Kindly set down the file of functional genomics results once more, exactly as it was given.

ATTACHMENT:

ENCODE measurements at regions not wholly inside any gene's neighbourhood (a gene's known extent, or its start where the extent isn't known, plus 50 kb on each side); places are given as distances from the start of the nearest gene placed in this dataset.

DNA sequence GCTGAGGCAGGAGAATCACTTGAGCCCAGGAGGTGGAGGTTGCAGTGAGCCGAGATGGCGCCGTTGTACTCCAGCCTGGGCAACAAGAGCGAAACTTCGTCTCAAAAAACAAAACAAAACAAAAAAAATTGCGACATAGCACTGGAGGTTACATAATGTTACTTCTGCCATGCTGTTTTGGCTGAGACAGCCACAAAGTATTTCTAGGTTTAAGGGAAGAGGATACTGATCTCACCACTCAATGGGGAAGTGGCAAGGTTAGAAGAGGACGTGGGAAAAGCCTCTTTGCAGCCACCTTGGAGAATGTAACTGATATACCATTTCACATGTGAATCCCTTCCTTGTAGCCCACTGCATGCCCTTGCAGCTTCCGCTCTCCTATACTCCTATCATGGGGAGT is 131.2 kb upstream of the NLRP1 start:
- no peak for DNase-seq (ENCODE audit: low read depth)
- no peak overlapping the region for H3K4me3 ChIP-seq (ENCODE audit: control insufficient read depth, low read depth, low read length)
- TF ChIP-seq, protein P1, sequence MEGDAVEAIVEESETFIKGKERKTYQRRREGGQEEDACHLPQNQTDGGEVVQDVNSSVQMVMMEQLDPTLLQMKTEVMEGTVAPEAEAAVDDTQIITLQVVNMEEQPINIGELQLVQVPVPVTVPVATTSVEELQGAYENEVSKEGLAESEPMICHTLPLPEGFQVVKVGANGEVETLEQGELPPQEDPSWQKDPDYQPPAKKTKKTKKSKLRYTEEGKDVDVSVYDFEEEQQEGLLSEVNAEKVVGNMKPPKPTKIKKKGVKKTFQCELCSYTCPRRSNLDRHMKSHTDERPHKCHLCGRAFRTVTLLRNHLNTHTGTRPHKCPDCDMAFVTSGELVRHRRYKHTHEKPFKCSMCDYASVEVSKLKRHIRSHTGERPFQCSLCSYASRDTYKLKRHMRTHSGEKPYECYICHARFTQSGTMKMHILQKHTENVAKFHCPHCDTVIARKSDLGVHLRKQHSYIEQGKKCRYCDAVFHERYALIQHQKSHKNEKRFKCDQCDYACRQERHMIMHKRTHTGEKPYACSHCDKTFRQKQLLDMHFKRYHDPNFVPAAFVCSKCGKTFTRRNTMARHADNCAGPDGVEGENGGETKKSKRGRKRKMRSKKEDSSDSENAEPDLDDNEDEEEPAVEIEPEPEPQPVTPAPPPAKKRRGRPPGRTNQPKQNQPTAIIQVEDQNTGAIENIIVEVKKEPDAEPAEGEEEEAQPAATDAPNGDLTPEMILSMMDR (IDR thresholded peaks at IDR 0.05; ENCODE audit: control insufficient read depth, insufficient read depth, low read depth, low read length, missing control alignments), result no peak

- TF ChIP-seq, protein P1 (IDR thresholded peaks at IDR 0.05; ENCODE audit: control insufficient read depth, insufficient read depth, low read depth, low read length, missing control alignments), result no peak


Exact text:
ENCODE measurements at regions not wholly inside any gene's neighbourhood (a gene's known extent, or its start where the extent isn't known, plus 50 kb on each side); places are given as distances from the start of the nearest gene placed in this dataset.

DNA sequence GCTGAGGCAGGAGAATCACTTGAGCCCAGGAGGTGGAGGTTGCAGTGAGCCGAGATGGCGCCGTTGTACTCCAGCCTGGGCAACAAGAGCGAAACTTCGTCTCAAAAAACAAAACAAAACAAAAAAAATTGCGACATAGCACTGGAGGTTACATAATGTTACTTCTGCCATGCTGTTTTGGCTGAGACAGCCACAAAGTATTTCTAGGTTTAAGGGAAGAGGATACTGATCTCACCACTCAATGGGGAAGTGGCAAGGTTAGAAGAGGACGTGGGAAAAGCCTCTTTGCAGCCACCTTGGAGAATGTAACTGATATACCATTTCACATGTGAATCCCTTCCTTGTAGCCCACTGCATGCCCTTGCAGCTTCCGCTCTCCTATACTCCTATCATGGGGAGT is 131.2 kb upstream of the NLRP1 start:
- no peak for DNase-seq (ENCODE audit: low read depth)
- no peak overlapping the region for H3K4me3 ChIP-seq (ENCODE audit: control insufficient read depth, low read depth, low read length)
- TF ChIP-seq, protein P1, sequence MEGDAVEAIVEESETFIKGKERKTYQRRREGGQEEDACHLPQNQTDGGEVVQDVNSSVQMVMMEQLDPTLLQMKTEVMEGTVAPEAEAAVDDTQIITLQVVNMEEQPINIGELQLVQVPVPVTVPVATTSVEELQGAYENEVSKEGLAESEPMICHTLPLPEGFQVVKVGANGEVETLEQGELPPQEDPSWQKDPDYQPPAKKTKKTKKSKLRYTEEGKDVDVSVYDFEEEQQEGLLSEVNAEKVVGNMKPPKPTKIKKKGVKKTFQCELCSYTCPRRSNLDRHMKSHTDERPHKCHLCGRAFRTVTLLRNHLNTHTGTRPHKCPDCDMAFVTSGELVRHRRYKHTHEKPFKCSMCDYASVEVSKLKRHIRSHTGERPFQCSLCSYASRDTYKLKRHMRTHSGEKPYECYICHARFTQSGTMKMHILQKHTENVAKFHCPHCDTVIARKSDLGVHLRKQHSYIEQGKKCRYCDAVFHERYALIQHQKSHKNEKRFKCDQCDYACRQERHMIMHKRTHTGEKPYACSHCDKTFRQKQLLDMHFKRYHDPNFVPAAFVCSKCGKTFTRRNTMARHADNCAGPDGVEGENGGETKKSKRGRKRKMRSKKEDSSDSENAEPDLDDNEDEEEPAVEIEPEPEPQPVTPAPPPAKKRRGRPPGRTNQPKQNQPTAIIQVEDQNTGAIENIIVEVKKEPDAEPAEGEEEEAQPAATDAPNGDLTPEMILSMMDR (IDR thresholded peaks at IDR 0.05; ENCODE audit: control insufficient read depth, insufficient read depth, low read depth, low read length, missing control alignments), result no peak

- TF ChIP-seq, protein P1 (IDR thresholded peaks at IDR 0.05; ENCODE audit: control insufficient read depth, insufficient read depth, low read depth, low read length, missing control alignments), result no peak